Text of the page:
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In a little over two weeks, on November 7, Christopher Nolan’s long awaited Interstellar will finally hit screens across the country. Jeff Jensen’s cover story for Entertainment Weekly uncovered a lot of juicy details which add up to what sounds like the director’s most personal, and possibly ambitious, film yet. When Jensen was on set in October of 2013, the film’s code name was Flora’s Letter. As Jessica Chastain told Jensen at the time, she stumbled upon the code name’s significance by accident. “One day, I noticed this girl. She was really shy and sweet. I went up to her, and she told me her name. And she was Chris’ daughter. All of the clues fell into place. You had to be a little bit of a detective, and when I figured it out, I was incredibly moved: Interstellar is a letter to his daughter.”

It’s long been known that Nolan has a preference for the practical over the computer generated, and to do this he needs a team of immensely talented individuals across the entire spectrum of the process, from set design to editing. From his Dark Knight trilogy to Inception, films that would appear to be require a huge percentage of CGI from start to finish, Nolan relied on his crew and his actors to do as much of the actual work as possible. For Inception’s gravity-subverting scenes, Nolan had a hotel corridor built by production designer Guy Hendrix Dyas, special effects supervisor Chris Corbould and his longtime cinematographer Wally Pfister that could rotate a full 360 degrees to create the effect of multiple gravitational pulls for scenes set during the second level of dreaming.

For Interstellar, a film that has protagonist Cooper (McConaughey) lead a mission into the far reaches of space (along with Anne Hathway’s Brand and Wes Bentley’s Doyle) to find a suitable new planet for humanity to live on, Nolan was still committed to building practical sets and filming against real backdrops as often as possible, to ground his cosmic story in a reality his actors are interacting with. As Jensen has it, Nolan loathes blue screens “the way the Amish loathe zippers,” so the “vertiginous swirl of stars” that are right outside the window of Cooper, Brand and Doyle’s spaceship Endurance were actually projected onto a floor-to-ceiling curtain outside of the windows of the massive spaceship Nolan and crew had built on the same soundstage Nolan and his crew had once built Batman’s cave.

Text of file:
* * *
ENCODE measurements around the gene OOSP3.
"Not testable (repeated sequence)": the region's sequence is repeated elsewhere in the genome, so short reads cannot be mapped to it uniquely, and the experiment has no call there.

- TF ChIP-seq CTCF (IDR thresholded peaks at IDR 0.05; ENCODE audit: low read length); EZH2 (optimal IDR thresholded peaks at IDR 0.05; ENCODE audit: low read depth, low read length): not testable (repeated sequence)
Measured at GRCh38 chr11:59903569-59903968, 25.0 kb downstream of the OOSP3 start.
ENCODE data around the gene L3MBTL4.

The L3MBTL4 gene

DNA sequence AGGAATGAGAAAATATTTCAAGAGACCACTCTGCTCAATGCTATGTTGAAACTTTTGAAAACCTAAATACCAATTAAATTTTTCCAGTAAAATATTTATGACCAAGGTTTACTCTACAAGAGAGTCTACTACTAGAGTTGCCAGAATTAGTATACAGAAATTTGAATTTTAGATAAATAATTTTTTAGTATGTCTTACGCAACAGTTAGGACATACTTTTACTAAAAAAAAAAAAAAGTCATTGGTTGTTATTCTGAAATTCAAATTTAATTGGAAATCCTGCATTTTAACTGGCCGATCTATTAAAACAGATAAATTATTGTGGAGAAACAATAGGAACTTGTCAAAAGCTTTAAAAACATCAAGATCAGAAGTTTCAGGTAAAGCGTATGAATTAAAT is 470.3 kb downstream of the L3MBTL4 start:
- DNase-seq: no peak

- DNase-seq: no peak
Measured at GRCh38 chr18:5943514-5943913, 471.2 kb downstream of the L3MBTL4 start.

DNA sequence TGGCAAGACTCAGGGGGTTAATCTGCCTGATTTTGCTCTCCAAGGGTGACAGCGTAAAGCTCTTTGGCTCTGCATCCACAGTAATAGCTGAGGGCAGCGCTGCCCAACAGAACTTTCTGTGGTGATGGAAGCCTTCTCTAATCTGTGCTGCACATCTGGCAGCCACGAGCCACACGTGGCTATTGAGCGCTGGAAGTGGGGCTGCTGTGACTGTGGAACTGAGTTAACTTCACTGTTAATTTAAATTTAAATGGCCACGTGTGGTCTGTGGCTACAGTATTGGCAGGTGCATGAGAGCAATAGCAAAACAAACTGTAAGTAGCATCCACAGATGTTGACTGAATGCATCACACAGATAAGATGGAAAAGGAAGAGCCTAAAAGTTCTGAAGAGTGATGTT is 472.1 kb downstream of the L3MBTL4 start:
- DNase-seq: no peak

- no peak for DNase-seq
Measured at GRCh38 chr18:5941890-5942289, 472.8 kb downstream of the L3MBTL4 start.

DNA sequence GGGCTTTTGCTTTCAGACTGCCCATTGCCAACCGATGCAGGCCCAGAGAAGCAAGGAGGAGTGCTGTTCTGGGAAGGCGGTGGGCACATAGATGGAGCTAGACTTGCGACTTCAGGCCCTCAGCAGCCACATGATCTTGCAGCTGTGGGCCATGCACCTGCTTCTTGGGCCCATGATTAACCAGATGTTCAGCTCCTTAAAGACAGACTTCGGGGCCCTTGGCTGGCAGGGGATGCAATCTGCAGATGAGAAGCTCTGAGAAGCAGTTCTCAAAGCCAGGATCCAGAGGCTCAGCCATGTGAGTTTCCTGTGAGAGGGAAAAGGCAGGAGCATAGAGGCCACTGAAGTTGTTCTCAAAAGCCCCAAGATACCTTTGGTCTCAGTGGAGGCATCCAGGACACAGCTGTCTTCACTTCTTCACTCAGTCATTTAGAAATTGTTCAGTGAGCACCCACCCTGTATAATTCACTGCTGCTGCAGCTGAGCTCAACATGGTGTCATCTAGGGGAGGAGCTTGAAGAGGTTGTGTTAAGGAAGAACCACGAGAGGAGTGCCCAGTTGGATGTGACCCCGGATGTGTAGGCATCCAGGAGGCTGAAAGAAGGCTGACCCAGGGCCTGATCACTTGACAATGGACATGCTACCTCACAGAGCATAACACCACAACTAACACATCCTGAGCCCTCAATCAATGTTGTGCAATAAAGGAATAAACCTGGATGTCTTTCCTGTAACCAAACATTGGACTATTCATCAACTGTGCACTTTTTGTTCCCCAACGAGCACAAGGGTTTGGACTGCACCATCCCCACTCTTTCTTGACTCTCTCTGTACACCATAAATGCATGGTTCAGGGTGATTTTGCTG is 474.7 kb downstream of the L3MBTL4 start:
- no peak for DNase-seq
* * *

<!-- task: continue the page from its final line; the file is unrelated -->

Jensen notes one of the most amazing things about what Nolan has achieved in his career thus far; the ability to make a two hour, 47-minute saga that isn’t based on a comic book or meant to launch a franchise. It isn’t escapist (despite its’ protagonists leaving Earth), has no merchandise tie-ins and no existing fan base—save for Nolan’s, of course.

Nolan on the set of 'Interstellar.' Courtesy Paramount Pictures.

Nolan on the set of ‘Interstellar.’ Courtesy Paramount Pictures.

And what Nolan has once again in Interstellar, beginning with his co-writer and brother, Jonah (credited as Jonathan on their films), is a crew every bit as capable and exacting as he is. Interstellar began it’s life not a Nolan film but a Steven Spielberg project, and it was his brother who had first been tapped to be involved, as the screenwriter. “I wanted to confront all the things that are wrong with us and threatening us, but to focus more on hope,” he told Jensen. “After all the research, all the conversations with Kip and Lynda, the thing that jumped out was how precious life is in the first place.” When Spielberg’s DreamWorks moved from Paramount to Disney, a new director was needed for the project.

We know who the director is, so let’s take a quick look a few members of his crew who made his latest epic possible.

 

Cinematographer: Hoyte Van Hoytema

(This is Hoytema’s first time working with Nolan. Previous films include Her, Tinker Tailor Soldier Spy, The Fighter and Let The Right One In.)

Once Nolan’s long time cinematographer, Wally Pfister, began directing his own films, geeks like us we wondering who Nolan would choose as his next lenser. Enter Dutch-Swiss cinematographer Hoyte Van Hoytema, fresh off the beautifully shot Her. Hoytema’s not as well known in the States, but this will change, as he’s not only is the man behind the cam for Interstellar, but also the next film in the Bond franchise, Bond 24. Hoytema is making a career of replacing legends; on Bond 24 he stepped in for Skyfall cinematographer Roger Deakins, who had a scheduling conflict due to working on the Coen brothers Hail, Caesar! Hoytema is becoming a legend in his own right, however. If you’ve already seen Her and want further proof of his skills, check out his work in the best vampire film of this century (in our humble opinion), Tomas Alfredson’s 2008’s Let The Right One In.